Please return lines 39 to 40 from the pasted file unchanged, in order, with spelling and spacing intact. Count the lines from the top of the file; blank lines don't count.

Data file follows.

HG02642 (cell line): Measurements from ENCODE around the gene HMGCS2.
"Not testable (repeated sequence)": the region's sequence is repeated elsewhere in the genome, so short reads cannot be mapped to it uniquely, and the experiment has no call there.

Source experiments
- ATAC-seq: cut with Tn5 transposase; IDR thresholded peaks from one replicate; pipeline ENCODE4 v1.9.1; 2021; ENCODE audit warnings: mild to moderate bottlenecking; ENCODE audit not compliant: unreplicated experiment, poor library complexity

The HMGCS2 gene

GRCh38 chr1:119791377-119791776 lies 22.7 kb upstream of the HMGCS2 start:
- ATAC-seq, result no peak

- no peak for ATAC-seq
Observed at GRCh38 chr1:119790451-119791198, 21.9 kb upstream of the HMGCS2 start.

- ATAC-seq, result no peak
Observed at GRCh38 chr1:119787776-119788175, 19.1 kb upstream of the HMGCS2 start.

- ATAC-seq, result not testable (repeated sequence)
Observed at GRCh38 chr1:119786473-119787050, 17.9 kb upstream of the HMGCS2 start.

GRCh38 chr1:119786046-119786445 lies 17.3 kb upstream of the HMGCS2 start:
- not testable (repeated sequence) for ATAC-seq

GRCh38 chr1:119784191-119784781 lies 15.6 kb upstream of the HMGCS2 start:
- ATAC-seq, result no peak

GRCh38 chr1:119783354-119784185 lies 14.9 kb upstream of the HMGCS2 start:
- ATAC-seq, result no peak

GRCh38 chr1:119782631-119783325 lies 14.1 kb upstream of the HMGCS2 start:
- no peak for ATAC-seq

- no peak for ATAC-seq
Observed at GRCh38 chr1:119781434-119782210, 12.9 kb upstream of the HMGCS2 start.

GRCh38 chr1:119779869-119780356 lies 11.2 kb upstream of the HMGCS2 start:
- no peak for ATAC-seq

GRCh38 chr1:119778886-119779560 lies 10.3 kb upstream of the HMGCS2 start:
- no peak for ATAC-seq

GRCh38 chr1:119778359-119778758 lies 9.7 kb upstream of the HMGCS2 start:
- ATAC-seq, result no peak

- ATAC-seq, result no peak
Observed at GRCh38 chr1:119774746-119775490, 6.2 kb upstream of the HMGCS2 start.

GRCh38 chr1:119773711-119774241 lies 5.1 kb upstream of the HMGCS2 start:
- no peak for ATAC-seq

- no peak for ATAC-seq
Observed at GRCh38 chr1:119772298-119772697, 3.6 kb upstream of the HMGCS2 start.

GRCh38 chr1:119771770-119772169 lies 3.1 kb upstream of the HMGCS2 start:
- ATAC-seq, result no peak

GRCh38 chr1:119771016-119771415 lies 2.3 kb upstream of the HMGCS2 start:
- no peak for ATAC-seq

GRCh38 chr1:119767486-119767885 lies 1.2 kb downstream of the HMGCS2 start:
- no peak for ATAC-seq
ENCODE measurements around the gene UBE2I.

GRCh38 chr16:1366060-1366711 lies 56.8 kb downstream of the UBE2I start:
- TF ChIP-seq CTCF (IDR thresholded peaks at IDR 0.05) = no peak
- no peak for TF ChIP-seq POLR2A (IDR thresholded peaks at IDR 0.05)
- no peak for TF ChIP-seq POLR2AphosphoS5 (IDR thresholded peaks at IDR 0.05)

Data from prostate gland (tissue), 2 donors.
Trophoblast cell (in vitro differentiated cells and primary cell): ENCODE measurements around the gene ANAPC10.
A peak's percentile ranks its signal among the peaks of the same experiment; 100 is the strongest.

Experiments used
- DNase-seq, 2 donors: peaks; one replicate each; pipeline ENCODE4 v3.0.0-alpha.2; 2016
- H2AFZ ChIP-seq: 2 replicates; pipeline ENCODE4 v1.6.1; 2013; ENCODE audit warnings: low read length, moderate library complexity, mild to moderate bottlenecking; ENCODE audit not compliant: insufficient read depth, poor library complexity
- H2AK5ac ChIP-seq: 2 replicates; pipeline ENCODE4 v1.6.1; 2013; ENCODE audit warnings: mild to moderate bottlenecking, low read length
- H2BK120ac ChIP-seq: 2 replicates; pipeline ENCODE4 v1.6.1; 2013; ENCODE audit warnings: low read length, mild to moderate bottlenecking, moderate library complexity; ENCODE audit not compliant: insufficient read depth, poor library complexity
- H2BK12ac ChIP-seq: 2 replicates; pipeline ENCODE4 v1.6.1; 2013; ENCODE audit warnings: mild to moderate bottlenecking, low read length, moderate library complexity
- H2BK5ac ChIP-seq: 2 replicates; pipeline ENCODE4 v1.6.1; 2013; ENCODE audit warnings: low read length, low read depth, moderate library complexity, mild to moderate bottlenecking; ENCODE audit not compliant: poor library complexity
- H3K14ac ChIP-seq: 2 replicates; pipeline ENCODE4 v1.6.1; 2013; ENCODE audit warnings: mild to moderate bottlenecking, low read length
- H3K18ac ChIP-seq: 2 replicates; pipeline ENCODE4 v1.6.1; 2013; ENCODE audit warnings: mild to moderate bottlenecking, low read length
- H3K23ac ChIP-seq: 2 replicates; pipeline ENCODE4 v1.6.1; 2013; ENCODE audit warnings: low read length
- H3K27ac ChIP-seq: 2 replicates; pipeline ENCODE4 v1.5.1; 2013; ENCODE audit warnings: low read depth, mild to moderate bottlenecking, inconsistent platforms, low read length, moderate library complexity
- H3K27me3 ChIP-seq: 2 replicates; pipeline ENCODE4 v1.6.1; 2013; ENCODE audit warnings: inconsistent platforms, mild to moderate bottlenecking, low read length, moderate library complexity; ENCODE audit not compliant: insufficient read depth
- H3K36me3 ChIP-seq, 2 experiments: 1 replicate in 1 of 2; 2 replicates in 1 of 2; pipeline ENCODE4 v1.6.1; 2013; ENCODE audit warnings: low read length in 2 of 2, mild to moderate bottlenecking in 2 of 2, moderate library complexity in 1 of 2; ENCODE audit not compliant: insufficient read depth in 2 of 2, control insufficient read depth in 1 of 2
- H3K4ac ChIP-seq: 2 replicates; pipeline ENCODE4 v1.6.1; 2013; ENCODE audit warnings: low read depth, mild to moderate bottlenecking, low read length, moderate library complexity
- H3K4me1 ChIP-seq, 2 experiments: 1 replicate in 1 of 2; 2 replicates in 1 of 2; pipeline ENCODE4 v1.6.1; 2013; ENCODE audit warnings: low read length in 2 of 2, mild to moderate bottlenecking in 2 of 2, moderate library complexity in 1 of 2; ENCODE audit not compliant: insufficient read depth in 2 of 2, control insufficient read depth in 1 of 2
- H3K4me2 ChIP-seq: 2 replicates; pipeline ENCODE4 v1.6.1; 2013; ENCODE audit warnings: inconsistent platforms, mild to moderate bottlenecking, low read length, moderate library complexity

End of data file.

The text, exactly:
- no peak for ATAC-seq

GRCh38 chr1:119767486-119767885 lies 1.2 kb downstream of the HMGCS2 start: